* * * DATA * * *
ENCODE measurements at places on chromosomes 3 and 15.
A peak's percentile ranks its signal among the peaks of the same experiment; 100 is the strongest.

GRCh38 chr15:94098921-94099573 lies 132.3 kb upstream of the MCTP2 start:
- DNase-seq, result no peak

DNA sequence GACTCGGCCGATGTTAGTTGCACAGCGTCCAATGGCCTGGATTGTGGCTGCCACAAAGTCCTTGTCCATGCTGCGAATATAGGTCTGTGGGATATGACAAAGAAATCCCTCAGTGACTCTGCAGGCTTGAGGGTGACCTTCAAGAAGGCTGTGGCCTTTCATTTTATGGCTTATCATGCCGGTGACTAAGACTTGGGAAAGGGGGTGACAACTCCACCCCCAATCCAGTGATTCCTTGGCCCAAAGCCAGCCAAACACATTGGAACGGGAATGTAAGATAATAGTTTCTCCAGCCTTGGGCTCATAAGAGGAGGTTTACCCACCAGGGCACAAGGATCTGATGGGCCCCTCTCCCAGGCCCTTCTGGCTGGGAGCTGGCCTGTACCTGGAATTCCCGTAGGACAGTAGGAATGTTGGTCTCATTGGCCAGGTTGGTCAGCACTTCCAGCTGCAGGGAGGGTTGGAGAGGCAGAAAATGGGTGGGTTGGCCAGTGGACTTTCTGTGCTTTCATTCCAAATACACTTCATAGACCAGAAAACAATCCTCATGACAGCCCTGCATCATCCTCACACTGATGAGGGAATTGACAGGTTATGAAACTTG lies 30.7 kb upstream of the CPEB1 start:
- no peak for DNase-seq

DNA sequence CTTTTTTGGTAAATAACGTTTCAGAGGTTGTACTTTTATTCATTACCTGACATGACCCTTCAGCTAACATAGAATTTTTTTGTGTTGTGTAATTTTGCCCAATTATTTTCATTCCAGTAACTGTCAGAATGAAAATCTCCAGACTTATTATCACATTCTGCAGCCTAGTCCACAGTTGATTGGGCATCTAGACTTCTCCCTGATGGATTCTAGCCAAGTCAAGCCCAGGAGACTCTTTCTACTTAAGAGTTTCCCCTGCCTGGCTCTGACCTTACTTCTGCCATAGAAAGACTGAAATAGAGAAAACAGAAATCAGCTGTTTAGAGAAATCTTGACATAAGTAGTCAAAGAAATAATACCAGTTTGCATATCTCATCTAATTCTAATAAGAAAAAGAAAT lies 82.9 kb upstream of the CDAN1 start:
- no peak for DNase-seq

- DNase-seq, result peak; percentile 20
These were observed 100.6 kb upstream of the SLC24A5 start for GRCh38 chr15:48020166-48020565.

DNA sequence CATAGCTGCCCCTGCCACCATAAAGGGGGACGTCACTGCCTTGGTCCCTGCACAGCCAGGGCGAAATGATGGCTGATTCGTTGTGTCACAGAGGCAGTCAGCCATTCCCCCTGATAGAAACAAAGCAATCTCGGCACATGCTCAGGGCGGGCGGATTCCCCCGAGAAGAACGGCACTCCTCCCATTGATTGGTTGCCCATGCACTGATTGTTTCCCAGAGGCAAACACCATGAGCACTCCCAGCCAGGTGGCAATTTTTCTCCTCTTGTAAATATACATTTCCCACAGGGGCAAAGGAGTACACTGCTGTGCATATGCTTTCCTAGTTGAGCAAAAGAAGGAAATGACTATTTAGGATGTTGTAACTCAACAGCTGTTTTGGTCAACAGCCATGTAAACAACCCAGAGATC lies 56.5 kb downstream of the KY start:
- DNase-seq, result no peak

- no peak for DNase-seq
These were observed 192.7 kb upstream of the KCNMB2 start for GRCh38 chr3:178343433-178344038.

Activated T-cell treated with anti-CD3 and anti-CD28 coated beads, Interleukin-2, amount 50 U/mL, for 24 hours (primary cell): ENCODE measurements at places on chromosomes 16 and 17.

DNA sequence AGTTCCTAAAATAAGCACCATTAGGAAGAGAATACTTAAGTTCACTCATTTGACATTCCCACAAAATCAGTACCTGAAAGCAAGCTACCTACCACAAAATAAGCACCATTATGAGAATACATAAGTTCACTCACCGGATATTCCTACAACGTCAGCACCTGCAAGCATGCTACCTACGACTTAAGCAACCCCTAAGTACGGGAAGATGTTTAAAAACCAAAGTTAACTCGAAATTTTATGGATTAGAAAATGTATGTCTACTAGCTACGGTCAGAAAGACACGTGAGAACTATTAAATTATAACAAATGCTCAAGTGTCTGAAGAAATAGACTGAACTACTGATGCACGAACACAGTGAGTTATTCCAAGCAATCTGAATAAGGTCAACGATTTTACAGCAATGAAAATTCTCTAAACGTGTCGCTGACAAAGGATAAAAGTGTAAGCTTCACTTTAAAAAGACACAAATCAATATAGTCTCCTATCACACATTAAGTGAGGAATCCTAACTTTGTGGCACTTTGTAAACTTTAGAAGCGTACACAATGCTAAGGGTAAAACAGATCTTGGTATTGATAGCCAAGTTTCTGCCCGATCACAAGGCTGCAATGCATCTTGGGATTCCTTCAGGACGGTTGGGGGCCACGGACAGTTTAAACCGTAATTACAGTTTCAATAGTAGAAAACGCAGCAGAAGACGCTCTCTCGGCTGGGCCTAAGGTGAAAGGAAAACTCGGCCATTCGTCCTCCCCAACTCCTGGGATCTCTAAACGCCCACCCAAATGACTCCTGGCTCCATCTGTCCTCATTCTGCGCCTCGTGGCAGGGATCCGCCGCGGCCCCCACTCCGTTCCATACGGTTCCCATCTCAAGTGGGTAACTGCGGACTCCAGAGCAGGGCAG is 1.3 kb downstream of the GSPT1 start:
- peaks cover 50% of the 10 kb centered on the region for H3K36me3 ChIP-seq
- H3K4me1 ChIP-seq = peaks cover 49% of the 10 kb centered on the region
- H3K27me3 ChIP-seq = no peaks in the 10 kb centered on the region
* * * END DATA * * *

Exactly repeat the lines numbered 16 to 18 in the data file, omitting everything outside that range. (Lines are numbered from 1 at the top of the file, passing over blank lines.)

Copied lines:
DNA sequence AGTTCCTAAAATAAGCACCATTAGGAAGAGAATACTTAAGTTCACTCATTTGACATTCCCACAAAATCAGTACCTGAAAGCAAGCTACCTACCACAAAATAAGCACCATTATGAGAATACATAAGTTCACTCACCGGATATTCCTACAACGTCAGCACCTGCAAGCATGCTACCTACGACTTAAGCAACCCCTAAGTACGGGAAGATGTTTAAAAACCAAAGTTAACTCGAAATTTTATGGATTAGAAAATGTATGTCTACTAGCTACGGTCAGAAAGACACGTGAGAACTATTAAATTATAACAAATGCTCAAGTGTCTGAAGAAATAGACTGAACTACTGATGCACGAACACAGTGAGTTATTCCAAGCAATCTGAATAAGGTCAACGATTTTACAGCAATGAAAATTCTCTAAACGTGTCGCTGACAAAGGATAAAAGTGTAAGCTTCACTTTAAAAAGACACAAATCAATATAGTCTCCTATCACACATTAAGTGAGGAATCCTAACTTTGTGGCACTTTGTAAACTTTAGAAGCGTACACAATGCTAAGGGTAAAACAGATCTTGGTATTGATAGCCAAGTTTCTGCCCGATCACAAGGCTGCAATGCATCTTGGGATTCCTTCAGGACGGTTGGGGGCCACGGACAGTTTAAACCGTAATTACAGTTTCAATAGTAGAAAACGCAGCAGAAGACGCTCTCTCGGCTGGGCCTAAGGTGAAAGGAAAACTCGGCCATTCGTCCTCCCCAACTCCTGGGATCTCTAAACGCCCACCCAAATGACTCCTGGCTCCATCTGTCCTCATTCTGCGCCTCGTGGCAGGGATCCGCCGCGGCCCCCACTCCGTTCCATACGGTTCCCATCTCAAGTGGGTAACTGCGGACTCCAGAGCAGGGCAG is 1.3 kb downstream of the GSPT1 start:
- peaks cover 50% of the 10 kb centered on the region for H3K36me3 ChIP-seq
- H3K4me1 ChIP-seq = peaks cover 49% of the 10 kb centered on the region